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The Internet Media

MPAA Sets Up Fake Site to Catch Pirates 617

thefickler writes "Media Defender, a company which does the dirty work for the MPAA, has been caught setting up 'dummy' websites in an attempt to catch those who download copyrighted videos. The site,, complete with a user registration, forum, and "family filter", offered complete downloads of movies and "fast and easy video downloading all in one great site." But that's not all; MiiVi also offered client software to speed up the downloading process. The only catch is, after it was installed, it searched your computer for other copyrighted files and reported back."
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MPAA Sets Up Fake Site to Catch Pirates

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  • uh oh.... (Score:5, Funny)

    by SpaceballsTheUserNam ( 941138 ) on Wednesday July 04, 2007 @07:10PM (#19748279)
    I just told all my friends about that site. Knew it was too good to be true.
    • "I just told all my friends about that site. Knew it was too good to be true."

      Well, since it's offline, looks like all they'll get is a billboard of "AdSense For Domain Squatters" ads.
    • by Anonymous Coward
      How did you hear about it? I'd be interested in learning how they advertised their existance. Forum posts? I've never heard about this site, and I often frequent the shady parts of town.
    • Re: (Score:2, Insightful)

      by Frosty Piss ( 770223 )

      I just told all my friends about that site. Knew it was too good to be true.

      You shouldn't be downloading "full movies" from these types of sites anyway. It's clearly illegal and only lets the MPAA say "See? These people are just common thieves like we've said all along". I mean, come on! You never bought a copy of the movie, so you can't be claiming "fair use, blah, blah, blah..." Good riddance to those who get busted, this may be dishonest of the MPAA, but it's also dishonest of you.

      • Re:uh oh.... (Score:5, Interesting)

        by DimGeo ( 694000 ) on Wednesday July 04, 2007 @07:34PM (#19748541) Homepage
        So, they give someone their copyrighted stuff for free and then call that someone a criminal? Doesn't make sense to me :) .
        • Re:uh oh.... (Score:5, Interesting)

          by AntiNazi ( 844331 ) on Wednesday July 04, 2007 @07:56PM (#19748721) Homepage
          What is the actual legal position on this? If the copyright holder gives you the copyrighted work, then how is it a crime for you to take it?
          • Re:uh oh.... (Score:5, Interesting)

            by Babbster ( 107076 ) <(moc.liamg) (ta) (bbabnoraa)> on Wednesday July 04, 2007 @08:20PM (#19748931) Homepage
            It's not. Even the summary covers this: The hook was to get people to download the client which searched for "other copyrighted files." Besides, there's nothing in the story to indicate that they actually did let people download real movies. They might all have been dummy files.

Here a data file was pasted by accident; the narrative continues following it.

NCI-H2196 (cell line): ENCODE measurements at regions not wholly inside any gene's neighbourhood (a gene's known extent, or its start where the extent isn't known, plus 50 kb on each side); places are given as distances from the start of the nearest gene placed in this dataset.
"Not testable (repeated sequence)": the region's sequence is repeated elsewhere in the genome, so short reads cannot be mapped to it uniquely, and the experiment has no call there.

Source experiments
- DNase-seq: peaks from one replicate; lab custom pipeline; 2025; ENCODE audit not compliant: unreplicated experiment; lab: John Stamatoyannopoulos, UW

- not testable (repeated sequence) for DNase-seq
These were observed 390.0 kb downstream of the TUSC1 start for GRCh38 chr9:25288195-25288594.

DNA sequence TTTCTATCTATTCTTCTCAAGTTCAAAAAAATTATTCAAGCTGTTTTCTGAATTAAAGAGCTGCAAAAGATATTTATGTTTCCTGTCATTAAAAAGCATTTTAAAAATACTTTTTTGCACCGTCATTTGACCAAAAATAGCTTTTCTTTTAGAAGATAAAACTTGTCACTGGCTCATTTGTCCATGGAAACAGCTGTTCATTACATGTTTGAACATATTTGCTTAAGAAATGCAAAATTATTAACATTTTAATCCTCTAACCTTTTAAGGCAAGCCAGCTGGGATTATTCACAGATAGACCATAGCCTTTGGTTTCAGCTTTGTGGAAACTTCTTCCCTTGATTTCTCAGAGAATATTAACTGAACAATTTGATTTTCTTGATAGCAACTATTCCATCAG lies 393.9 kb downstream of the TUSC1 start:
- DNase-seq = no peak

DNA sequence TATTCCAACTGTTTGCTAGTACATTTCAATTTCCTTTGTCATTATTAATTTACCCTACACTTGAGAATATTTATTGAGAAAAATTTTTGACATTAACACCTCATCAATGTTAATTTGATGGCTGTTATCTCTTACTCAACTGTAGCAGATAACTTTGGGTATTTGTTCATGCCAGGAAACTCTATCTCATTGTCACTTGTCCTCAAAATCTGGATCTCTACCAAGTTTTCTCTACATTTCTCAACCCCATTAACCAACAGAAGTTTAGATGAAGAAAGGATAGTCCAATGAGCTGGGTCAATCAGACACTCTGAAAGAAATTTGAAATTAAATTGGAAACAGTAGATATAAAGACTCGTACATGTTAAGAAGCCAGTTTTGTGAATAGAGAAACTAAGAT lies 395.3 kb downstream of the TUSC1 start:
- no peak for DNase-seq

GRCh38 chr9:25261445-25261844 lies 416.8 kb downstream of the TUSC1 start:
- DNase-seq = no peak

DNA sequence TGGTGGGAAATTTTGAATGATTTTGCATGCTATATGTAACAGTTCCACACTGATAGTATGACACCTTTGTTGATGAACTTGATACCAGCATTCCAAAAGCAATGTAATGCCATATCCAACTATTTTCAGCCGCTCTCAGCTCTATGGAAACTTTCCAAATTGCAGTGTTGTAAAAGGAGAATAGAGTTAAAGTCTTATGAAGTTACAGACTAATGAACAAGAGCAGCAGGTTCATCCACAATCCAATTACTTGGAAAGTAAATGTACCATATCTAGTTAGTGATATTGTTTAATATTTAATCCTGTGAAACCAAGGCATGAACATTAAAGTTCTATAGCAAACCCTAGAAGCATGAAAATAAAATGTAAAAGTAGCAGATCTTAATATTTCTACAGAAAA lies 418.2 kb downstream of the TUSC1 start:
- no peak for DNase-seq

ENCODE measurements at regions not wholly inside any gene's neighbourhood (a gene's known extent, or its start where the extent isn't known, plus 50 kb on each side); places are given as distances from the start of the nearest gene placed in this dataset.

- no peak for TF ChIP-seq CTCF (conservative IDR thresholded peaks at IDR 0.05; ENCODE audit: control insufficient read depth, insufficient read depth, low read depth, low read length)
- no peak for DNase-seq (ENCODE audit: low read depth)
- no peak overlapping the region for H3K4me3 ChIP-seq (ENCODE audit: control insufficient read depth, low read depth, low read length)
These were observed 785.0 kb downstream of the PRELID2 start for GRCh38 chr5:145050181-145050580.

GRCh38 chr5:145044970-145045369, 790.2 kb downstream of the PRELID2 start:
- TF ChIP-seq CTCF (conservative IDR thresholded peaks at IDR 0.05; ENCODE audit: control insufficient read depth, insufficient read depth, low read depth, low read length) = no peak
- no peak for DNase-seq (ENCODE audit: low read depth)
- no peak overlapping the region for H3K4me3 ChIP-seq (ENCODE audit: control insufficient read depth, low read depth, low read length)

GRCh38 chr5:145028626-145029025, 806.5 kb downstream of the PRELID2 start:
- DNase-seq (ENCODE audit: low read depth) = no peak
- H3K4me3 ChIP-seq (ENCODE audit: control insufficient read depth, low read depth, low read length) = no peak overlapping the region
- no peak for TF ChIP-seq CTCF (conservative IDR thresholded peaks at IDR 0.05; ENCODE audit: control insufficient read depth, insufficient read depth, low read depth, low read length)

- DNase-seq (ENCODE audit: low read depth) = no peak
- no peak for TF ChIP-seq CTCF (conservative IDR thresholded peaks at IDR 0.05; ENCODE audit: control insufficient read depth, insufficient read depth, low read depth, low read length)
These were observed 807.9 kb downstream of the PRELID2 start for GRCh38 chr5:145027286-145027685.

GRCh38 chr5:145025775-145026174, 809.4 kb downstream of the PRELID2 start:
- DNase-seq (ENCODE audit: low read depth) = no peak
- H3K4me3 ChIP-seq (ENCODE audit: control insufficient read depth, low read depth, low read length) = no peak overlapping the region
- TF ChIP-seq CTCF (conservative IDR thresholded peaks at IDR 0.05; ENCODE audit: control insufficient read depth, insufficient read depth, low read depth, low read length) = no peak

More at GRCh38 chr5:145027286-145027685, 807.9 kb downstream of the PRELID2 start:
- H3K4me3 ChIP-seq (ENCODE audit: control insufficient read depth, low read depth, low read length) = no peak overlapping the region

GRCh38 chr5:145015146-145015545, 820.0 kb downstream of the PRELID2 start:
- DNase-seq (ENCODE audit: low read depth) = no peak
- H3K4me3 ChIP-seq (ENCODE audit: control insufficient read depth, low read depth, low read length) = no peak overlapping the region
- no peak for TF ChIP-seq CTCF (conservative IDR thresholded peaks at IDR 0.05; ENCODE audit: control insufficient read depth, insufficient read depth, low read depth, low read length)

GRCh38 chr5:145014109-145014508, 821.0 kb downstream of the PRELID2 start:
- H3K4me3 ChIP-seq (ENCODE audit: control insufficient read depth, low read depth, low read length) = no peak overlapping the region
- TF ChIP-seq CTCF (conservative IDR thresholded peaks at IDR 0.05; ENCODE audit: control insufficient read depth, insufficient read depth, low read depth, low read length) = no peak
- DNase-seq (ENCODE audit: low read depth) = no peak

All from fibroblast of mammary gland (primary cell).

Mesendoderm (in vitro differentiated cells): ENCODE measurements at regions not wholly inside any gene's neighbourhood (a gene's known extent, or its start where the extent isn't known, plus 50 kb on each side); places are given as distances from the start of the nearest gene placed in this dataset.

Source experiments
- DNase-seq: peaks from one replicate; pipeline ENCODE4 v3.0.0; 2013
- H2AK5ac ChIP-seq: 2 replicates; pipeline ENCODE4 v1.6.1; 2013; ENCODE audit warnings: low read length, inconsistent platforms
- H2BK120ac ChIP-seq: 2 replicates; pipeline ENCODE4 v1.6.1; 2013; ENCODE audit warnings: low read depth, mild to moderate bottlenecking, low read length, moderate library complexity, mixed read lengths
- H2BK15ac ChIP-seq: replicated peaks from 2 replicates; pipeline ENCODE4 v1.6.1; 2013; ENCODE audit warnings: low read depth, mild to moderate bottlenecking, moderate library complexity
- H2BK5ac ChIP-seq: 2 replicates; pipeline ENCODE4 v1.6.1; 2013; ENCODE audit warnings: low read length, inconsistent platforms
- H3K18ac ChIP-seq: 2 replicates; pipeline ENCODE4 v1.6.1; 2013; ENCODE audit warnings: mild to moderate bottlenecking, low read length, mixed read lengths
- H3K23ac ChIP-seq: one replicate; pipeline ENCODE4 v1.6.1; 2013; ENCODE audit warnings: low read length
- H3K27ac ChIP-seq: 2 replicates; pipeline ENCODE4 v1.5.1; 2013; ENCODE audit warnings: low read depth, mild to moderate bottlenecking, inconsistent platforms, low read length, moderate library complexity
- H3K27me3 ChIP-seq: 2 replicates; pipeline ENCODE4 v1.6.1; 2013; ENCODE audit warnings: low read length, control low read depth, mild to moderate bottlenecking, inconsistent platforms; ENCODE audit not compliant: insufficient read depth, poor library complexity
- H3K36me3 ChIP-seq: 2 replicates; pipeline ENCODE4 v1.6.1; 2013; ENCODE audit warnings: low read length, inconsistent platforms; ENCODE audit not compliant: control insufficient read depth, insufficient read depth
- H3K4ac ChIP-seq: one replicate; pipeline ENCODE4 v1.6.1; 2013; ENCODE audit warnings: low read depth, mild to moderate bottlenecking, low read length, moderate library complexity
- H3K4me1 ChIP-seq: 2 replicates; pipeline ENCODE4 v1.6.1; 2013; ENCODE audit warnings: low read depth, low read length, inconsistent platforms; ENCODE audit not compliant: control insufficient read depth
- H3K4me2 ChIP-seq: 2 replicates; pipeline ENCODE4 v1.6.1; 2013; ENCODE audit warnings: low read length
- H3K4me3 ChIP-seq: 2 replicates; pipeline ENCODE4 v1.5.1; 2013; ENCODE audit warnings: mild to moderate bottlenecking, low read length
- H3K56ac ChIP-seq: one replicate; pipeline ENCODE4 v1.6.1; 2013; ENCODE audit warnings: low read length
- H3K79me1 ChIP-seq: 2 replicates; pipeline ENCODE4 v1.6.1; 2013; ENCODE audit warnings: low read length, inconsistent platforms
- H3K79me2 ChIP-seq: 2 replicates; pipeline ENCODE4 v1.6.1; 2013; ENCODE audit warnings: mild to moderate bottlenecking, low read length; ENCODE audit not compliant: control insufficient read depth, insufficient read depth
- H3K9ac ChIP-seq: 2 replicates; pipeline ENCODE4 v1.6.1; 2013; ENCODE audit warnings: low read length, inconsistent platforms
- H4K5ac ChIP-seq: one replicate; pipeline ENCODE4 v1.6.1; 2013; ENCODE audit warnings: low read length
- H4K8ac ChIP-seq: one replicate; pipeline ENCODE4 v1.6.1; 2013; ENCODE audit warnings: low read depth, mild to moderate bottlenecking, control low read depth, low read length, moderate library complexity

• by Asztal_ ( 914605 ) on Wednesday July 04, 2007 @08:36PM (#19749083)
              Oh, so I just run it on my virtual machine? cool.
            • Re:uh oh.... (Score:5, Interesting)

              by Mistlefoot ( 636417 ) on Wednesday July 04, 2007 @10:23PM (#19749825)
              The more I think about this the more brilliant it is.

              When you download Kazaa, Limewire or most other clients they offer you the opportunity to scan your harddrive for content to share. That information is then available to the network, essentially reporting home.

              How can anyone claim, in court, that action alone as being illegal? I posted earlier that if it scanned your harddrive it may very well be spyware and as such illegal, but I think I might be wrong on that.
              • Re:uh oh.... (Score:5, Interesting)

                by Alchemar ( 720449 ) on Thursday July 05, 2007 @12:29AM (#19750579)
                As long as the EULA for the software indicates that this is what they are going to do it is fine. If however the say that the software is going to speed up your downloads, it should speed up your downloads. If it does not mention that it also downloads a scanner then it should be clasified as fraud. Just because I install a program that states it will make certain files/information available, does not mean I give permission for every piece of spyware/trojan that wants to access the same information is free to install itself without my permission.

                If the file they do let you download is a dummy file when they told you they were giving you a movie, then it is also fraud.
                • Re:uh oh.... (Score:5, Insightful)

                  by earthbound kid ( 859282 ) on Thursday July 05, 2007 @06:52AM (#19752353) Homepage